thrust-bearing washer= angle adjuster bolt=
The top frame-plate is tapped, so loosening/tightening the bolt to change angles is a one-tool/one-hand operation. Notice the quality of that custom-machined adjuster bolt. No standard hardware here. I don’t know if everyone appreciates these details, but this is what you’re paying for.

tubing clamp=
The machined aluminum clamp has a 2.5” round tubing capacity and can hold square material on the flats or on angle (corner-to-corner).

adjustable mounting points=
The clamp and holesaw shaft block are both bolted to the frame plates with four recessed allen bolts in sliding tracks. This allows the user to adjust where they’re bolted down, which is sometime necessary to make notches at extreme angles.

vise clamp detail= vise-mounted=
JMR sells an optional pedestal mount, but it’s important for me to keep things small and portable in our small shop, so I opted for the vise mount. I actually used the notcher in a vise for a while, but I decided that it would be even more versatile if I could mount it to a 2” receiver hitch.

receiver mount 1= receiver mount 2=
So I cut the end off an old receiver hitch with a Sawzall and tack-welded the JMR mounting block into place.

receiver mount 3 =
Then after checking to see that it was mounted straight and level, I welded it up.

receiver mount 4= receiver mount 5=
I kinda blew it when I was planning this though, and only realized afterward that I needed to access the bolts that hold the clamp to the frame-plate. So I notched the receiver with an angle grinder, but a little better planning would have made that unnecessary.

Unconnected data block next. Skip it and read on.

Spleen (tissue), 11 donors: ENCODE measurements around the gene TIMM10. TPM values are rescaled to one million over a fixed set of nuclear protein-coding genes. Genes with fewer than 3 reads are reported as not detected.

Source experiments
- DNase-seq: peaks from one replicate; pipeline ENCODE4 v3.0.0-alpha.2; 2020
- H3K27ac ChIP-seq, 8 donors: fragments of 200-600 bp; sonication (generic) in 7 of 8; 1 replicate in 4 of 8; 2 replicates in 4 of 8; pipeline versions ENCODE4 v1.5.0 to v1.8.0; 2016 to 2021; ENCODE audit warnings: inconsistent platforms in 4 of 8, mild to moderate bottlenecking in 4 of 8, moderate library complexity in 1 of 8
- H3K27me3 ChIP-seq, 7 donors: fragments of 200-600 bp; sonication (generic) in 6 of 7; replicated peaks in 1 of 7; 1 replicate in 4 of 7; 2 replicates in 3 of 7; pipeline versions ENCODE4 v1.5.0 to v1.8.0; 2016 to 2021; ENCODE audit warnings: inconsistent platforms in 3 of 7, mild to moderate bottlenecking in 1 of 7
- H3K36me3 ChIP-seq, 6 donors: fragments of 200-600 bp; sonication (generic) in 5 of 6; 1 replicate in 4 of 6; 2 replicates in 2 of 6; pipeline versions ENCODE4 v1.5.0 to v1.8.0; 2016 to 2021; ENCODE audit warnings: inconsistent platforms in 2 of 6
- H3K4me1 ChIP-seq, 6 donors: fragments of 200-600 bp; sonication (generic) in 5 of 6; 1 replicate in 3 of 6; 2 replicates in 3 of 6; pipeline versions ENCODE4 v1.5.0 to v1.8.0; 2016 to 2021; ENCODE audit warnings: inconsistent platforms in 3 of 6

receiver mount 6=
Anyway, it’s worked out great. I’m planning to add more receivers around my shop, under most of the tables and workbenches. In the meantime, it’s just hanging off the Hanson Enterprise bumper on the back of our CJ7. I still need to add some type of set-screw to keep the receivers from vibrating in the hitches. It’s not a problem when I’m notching tubing, but gets pretty annoying when I’m using a Sawzall or a grinder.

Milwaukee V28 drill=
I’ve been using a 1/2” Milwaukee V28 cordless drill to operate the JMR notcher. I’m not usually a big fan of cordless tools in a shop environment, but like the JMR holesaw notcher, this is another exception to the rule. It’s no Hole Hawg, but it’s got plenty of power and the battery life is surprisingly good.

drilling for upper shock mount= finished upper shock mount=
You can also clamp the JMR notcher to a piece of tubing to drill holes. When I needed to relocate the rear shock mounts on our Tacoma, I used the JMR notcher to drill the holes for these tubular Camburg shock mounts.

offset notching=
One feature the JMR notcher lacks is the ability make quick/easy adjustments for offset notches. Oh, you can do it, but it involves removing four allen bolts and shimming the holesaw shaft block. I had to dig around my shop for a while one afternoon just to find some washers that would stack to the height I needed. It worked fine, but it’s not ideal. When I asked Jim at JMR about this, he just replied that he didn’t consider it an important enough feature to include. Fair enough, but it would be nice.